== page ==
"We think this is the future," said Jason Hallstrom, a computer-science researcher at Clemson University. "Our goal is to make it easier and more economical for application developers to produce the systems of tomorrow."
Researchers at Clemson, for example, are using wireless devices -- called motes -- that are small enough to fit into the palm of one's hand for this work. As roads and bridges age, scientists note, they reach what is called a structural stress point. That is, the breaking point. The tiny sensors can help predict when that will happen, and prevent accidents and deaths. The networks of these wireless sensors track light, sound, humidity, temperature, motion and other environmental factors, experts said. Some of the sensors are so responsive that they can detect the sound of a beating human heart through a brick wall.
Scientists said that when these wireless sensors are incorporated into groups of 20, 100 or 1,000 they can communicate the data they have gathered to computers, where the trends could be analyzed.
At Clemson, researchers led by Hallstrom have developed a wireless sensor network (WSN) as a test-bed for other engineers and scientists who want to de-bug their own technologies. The university researchers are also developing software tools and other technologies to help with the development of large-scale WSNs.
Look for more developments in this technology field -- soon.
"With an estimated one trillion sensors -- of all types -- in existence already, we are close to the point where failing to use wireless sensors to protect our populations is tantamount to negligence," said Bruce Kasanoff, president of Now Possible and an expert on wireless sensors.
Kasanoff predicts several types of wireless sensors that will proliferate rapidly in the coming years:
-- Sensors on road surfaces that will glow when ice is present -- and replace the signs that say, "Warning: Bridge freezes before road surface";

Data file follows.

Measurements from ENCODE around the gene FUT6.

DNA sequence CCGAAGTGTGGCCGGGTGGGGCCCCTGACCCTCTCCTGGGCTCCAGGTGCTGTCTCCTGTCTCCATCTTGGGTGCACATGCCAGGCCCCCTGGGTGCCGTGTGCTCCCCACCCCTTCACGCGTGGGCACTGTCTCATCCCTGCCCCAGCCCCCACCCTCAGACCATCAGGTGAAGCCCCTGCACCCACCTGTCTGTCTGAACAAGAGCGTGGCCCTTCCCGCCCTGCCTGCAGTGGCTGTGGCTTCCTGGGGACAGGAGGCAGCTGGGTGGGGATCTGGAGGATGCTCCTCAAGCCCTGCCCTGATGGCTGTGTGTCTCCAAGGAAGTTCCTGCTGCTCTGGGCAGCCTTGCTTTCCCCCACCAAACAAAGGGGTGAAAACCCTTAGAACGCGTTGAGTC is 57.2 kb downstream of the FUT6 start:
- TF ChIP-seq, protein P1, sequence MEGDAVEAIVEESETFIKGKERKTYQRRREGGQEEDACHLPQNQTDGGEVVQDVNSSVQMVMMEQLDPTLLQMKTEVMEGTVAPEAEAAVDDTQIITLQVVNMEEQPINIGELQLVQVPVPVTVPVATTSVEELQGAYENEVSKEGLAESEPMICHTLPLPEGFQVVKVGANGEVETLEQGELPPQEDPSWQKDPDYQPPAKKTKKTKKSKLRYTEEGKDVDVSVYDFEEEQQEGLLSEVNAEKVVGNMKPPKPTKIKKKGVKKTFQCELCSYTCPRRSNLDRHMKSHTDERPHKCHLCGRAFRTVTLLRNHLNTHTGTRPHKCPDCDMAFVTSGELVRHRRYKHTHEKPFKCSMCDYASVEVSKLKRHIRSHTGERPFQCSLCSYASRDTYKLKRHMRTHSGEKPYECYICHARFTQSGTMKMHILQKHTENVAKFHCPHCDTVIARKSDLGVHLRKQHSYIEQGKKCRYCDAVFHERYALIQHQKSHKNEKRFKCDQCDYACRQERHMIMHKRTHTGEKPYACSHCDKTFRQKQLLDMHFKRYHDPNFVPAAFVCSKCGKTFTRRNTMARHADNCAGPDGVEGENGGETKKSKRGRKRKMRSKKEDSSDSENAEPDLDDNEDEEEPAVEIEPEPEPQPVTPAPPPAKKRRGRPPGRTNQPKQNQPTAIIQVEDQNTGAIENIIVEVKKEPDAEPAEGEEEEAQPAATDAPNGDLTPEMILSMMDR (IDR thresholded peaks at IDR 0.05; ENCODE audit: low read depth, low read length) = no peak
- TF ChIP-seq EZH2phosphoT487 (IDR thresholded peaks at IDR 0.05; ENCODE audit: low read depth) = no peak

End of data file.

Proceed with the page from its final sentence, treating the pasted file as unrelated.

-- Sensors and cameras for smaller bridges that will detect when cars or trucks exceed legal weight limits, and issue a summons to traffic court, automatically;
-- Sensors on beaches and waterfronts that can detect signs of pollution or "deliberate" acts of sabotage.
Researchers at universities like UCLA, Caltech, UC San Diego and others are pioneering work in this area, according to Central Michigan University faculty member Patrick Kinnicutt.
Other cool technologies are in the works too in the private sector. The Incorporated Research Institutions for Seismology has chosen the Exton, Pa.-based firm of WPCS International Inc. to provide programmed, wireless modems that will be used throughout the country for seismographic data collection.
Once these modems are installed, experts said, they will be able to transfer data to IRIS laboratories for processing and information sharing -- bolstering the analysis of earthquake physics and volcanic processes. The data will also be hosted in a shared database to be used by researchers to explore the earth's interior.
"The result is increased geographic coverage for the collection of data used for seismic monitoring that will allow IRIS to reinforce the efforts to mitigate potential earthquake and volcanic hazards," said Glenn Littman, product manager at WCPS, adding that the wireless sensors can be installed in places where landline telephony is not accessible.
Bluetooth wireless technology is expected to make a big contribution to wireless seismology and telemetry too, said Kinnicutt.
Bluetooth, which is being commercialized in a variety of products, is expected to be in more than 272 million devices when the tabulations are done for 2005 -- a figure that nearly doubled the total of 2004, according to the London office of the research consultancy, Strategy Analytics. Bluetooth has been used in hands-free cell phones, but use in sensors and other devices is anticipated as its data-rate capacity improves.
The anticipated "marriage" of Bluetooth and Ultra-WideBand (UWB) technologies could change the market, improving the chances of technology developers like Texas Instruments and Freescale in "emerging high data-rate applications, such as short-range, wireless, streaming video," for remote monitoring, said Chris Taylor, director of the wireless component practice at Strategy Analytics.
Other wireless technology -- called spread spectrum -- which does not depend upon cell towers, aggregated in a specific geographic area, is also poised for growth.
Network functions are built into each mobile phone, using spread-spectrum technology, relaying messages from phone to phone, even though they are too far apart for direct communication.
"This is critical for post-disaster relief teams operating in areas that are devastated by hurricanes, other natural disasters, or terrorist activities," said Michael Pursley, a professor of computer engineering at Clemson. "First responders can communicate with one another even if cell towers or telephone lines are disabled."
Gene Koprowski is a Lilly Endowment Award winner for his columns for United Press International, for whom he covers networking and telecommunications. E-mail: firstname.lastname@example.org